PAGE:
(Spector A, Brazauskas R, Hainsworth K, Hoffman GM, Weisman S, Cassidy LD.) WMJ. 2019 Dec;118(4):164-168 PMID: 31978284 SCOPUS ID: 2-s2.0-85078228471 01/25/2020
(Czarnecki ML, Guastello A, Turner HN, Wrona SK, Hainsworth KR.) Pain Manag Nurs. 2019 08;20(4):305-308 PMID: 31103499 SCOPUS ID: 2-s2.0-85065550045 05/20/2019
(Cunningham NR, Jagpal A, Nelson S, Jastrowski Mano KE, Tran ST, Lynch-Jordan AM, Hainsworth K, Peugh J, Mara CA, Kashikar-Zuck S.) Clin J Pain. 2019 03;35(3):238-246 PMID: 30362983 PMCID: PMC6367022 SCOPUS ID: 2-s2.0-85061145172 10/27/2018
(Hainsworth KR, Liu XC, Simpson PM, Swartz AM, Linneman N, Tran ST, Medrano GR, Mascarenhas B, Zhang L, Weisman SJ.) Children (Basel). 2018 Jul 04;5(7) PMID: 29973555 PMCID: PMC6068554 07/06/2018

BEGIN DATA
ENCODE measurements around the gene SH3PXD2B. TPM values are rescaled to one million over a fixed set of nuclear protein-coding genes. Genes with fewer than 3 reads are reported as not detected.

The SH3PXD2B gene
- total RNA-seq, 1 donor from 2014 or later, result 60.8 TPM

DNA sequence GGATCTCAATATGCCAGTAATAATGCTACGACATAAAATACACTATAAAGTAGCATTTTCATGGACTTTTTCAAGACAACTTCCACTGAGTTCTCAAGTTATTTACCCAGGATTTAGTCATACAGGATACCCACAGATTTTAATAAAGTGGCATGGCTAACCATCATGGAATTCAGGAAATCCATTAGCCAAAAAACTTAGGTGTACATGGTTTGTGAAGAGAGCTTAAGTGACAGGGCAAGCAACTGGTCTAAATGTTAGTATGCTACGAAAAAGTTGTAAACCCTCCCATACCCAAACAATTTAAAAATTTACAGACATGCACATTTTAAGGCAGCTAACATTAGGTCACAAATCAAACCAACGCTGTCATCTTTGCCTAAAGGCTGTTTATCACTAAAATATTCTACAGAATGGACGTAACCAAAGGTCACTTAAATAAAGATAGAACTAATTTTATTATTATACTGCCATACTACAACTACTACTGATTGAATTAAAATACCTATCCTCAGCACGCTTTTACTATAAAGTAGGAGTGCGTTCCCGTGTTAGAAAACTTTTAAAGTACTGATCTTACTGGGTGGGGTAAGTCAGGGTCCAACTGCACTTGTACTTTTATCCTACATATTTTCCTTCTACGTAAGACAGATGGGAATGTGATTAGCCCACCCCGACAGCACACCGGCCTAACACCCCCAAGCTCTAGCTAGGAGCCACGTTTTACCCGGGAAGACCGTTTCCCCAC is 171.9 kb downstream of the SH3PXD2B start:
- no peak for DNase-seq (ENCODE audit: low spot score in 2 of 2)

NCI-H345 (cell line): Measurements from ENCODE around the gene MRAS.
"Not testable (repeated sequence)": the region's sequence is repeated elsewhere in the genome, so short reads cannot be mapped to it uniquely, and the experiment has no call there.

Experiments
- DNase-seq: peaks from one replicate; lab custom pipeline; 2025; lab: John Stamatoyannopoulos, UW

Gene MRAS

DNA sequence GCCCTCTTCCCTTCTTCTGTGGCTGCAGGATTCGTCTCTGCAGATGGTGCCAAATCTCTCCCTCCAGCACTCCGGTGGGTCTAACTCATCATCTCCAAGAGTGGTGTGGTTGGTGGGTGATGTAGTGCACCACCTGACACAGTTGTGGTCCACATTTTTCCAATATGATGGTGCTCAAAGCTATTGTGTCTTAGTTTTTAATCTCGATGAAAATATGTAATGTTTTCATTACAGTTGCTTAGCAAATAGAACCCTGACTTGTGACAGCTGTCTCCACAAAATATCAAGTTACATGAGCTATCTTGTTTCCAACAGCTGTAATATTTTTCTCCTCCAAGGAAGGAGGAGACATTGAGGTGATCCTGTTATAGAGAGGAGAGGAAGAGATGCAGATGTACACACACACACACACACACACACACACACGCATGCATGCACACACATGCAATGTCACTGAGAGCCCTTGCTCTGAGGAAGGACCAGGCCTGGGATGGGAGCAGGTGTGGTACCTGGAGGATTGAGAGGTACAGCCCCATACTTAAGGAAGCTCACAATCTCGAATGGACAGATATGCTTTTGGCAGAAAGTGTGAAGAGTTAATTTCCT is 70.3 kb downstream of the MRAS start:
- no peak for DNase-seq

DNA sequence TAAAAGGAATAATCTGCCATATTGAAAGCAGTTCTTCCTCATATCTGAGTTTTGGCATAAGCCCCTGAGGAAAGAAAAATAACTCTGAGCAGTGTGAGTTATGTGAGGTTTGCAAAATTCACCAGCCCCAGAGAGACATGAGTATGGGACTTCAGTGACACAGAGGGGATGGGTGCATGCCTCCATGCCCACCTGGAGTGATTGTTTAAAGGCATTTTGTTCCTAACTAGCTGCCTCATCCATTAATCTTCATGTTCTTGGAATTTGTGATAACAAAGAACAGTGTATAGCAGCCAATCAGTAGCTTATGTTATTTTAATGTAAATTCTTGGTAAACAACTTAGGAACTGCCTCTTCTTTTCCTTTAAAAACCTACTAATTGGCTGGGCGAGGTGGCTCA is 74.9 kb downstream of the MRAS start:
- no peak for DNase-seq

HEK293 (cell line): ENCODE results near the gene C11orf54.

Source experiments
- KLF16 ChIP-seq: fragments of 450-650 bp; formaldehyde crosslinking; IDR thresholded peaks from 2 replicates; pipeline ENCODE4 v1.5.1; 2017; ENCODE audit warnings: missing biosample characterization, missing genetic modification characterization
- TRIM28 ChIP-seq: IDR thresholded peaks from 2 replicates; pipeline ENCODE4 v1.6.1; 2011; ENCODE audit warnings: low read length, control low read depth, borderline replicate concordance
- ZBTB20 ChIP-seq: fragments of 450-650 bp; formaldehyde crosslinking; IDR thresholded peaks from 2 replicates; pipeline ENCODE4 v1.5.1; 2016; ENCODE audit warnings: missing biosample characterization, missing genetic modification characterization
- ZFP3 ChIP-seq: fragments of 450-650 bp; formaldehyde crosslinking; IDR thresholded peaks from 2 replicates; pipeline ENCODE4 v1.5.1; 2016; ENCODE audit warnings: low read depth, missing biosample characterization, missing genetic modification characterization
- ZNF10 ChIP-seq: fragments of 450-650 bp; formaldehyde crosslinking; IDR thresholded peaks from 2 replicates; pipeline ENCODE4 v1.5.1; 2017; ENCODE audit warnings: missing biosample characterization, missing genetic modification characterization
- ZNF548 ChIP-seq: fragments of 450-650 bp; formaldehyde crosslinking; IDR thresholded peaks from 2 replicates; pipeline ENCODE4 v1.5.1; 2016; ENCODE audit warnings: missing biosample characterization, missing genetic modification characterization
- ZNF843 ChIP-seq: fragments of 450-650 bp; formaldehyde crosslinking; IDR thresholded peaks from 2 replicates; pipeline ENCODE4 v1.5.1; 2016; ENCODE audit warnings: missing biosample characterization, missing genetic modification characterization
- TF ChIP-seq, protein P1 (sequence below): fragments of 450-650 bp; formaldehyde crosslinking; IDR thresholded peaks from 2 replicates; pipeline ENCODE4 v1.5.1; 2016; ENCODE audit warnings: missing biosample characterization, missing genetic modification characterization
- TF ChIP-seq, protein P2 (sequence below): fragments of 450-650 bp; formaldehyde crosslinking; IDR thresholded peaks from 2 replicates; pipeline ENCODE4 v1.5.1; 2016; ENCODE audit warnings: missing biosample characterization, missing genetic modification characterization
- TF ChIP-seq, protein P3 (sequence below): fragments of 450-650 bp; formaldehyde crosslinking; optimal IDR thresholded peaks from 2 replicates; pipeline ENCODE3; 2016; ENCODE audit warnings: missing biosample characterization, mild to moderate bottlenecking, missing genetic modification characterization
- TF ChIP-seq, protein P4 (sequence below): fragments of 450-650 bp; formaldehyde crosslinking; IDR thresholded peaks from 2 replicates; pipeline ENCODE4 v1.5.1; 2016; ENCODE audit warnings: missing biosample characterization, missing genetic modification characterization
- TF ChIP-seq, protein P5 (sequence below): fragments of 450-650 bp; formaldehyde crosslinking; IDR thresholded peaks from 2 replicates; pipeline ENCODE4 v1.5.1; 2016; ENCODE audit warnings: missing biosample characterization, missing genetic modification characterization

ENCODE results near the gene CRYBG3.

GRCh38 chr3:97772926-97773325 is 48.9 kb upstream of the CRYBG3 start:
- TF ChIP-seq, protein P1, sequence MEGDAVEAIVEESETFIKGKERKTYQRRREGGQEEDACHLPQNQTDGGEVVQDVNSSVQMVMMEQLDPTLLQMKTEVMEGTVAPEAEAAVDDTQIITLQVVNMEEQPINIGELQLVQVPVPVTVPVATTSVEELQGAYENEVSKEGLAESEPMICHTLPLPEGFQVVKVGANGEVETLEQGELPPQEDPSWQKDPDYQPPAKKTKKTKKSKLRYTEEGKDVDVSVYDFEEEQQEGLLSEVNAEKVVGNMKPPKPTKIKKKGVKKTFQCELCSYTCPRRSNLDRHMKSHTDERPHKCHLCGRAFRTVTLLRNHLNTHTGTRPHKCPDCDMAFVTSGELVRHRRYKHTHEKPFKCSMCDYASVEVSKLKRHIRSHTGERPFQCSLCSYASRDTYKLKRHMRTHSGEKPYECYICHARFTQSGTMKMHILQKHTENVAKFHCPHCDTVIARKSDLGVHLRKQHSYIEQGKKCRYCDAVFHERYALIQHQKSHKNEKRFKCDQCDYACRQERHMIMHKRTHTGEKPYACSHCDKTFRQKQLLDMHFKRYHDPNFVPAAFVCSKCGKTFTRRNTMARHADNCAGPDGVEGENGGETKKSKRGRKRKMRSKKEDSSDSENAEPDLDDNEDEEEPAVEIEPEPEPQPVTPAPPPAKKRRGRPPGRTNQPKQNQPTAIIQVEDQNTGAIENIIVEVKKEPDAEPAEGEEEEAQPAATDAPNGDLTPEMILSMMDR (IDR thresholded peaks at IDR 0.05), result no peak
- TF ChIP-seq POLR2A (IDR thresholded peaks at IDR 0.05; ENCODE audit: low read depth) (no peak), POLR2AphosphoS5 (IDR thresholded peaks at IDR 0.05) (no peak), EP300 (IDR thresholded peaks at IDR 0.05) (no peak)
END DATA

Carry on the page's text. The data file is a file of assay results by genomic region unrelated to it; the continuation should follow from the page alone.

(Hainsworth KR, Czarnecki ML, Weisman SJ, Simpson PM.) Pain Med. 2018 07 01;19(7):1504-1505 PMID: 29596622 SCOPUS ID: 2-s2.0-85078350559 03/30/2018
(Czarnecki ML, Hainsworth KR, Simpson PM, Weisman SJ.) Pain Med. 2018 04 01;19(4):742-752 PMID: 29099960 SCOPUS ID: 2-s2.0-85057473652 11/04/2017
(Pearce JI, Brousseau DC, Yan K, Hainsworth KR, Hoffmann RG, Drendel AL.) Acad Emerg Med. 2018 03;25(3):267-274 PMID: 28992364 PMCID: PMC5842101 SCOPUS ID: 2-s2.0-85042921970 10/11/2017
(Alison M. Stoner, Melissa Santos, and Keri R. Hainsworth.) Pediatric Pain Newsletter. 10/22/2018
(Liu XC, Hainsworth K, Simpson P, Lyon R, Tassone C, Weisman S.) Journal of Child Science. 1 January 2018;8(1):e36-e42 SCOPUS ID: 2-s2.0-85054494473 01/01/2018